Like Ebenezer Scrooge, I’ve remained true to my word. At least mostly. Although I still shop downtown every Christmas Eve (in a tradition that now involves my children selecting something for Susan), I will confess to an occasional online purchase. Beyond that, with Susan and me now exchanging our gifts on Epiphany (as we’ve done for the last 10 years or so), not everything needs to be purchased by Christmas Eve. And since I don’t need to do it all then and there, I sometimes don’t.
I’m more rigid in other convictions I have about Christmas. And the big one is that I try hard to not let Christmas end when the gifts are opened, be that on Christmas Day or even twelve days later.
This is a personal goal I pursue each year, though, no doubt, I impose outward elements of it on my family every time I play carols in January or mention Christmas long after the holiday is over.
And there is a reason I do so: because I need to.
There are clearly people out there who keep Christmas in their hearts year round and do so naturally. I’m not one of them. I can and do easily revert back to a Scrooge without conscious effort otherwise.
Amid all of the Christmas traditions, amid all those wonderful things we do the same each year, we sometimes forget that this holiday is a remembrance of a great upheaval, a great disruption. Christmas celebrates how, for Christians, the world changed with the birth of Jesus. What stays with me after every listening of Handel’s Messiah are the bass soloist’s words, “And we shall be changed.”
I’m in my fifties, but still spend every Christmas with my four older sisters. Families are funny things. Being together at a sentimental and tradition-filled holiday is a sure way to make me feel like a small boy again. And that means that at times I can become petty and irritable. So there are times during Christmas when I don’t like who I am. This happens every year regardless of how hard I try otherwise. Invariably, some comment or action triggers a reaction in me that I don’t like. I may or may not show how I feel to others, but even when I do exercise self-control, I know how I feel, so it is bothersome nonetheless. Won’t I ever grow up?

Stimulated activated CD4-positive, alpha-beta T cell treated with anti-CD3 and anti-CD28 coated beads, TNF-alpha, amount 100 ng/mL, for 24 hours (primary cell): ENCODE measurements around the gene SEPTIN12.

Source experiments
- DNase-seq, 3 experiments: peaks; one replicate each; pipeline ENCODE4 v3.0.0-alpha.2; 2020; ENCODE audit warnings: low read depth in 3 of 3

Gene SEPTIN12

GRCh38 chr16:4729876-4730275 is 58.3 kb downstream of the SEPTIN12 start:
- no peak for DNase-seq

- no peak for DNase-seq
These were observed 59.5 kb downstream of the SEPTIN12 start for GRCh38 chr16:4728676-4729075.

But just as I have moments each Christmas when I’m at my worst, there are invariably times when I’m at my best — points in time when I feel deeply happy, thankful, and blessed. And these moments are often accompanied by a sudden sense that the world makes sense, that my own place in it makes sense. It’s my own little epiphany — seeing meaning and connection. It’s a different lesson each year, though with a common theme, one of kindness, compassion, and tolerance.
I fight to keep these feelings with me throughout the year, with mixed success. Still, it’s deeply reassuring that these moments exist, even if fleeting. I want and need to know that I’m capable of being better.
Every year, Christmas changes me — which I think is the whole point. Christmas is not so much about who we are as it is about who we can become.
John Piotti of Unity runs Maine Farmland Trust. His column “Cedar and Pearl” appears every other week.